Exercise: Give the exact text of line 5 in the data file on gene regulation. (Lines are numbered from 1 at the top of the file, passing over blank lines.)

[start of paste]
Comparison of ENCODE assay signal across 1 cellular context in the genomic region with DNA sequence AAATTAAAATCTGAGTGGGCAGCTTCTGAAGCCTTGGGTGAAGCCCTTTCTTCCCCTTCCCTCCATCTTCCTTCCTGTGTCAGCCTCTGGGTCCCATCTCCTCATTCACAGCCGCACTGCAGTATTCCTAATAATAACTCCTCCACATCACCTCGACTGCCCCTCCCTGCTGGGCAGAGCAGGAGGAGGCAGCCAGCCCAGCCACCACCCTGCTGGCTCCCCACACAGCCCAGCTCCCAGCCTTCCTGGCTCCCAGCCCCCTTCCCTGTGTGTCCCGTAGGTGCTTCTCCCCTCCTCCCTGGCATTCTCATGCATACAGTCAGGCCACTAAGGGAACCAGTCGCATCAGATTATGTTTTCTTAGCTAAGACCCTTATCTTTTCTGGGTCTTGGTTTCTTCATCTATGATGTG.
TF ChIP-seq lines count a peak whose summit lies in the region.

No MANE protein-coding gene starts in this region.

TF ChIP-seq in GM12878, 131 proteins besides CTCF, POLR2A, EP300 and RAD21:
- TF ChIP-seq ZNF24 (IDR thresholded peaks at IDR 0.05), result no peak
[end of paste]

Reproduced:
- TF ChIP-seq ZNF24 (IDR thresholded peaks at IDR 0.05), result no peak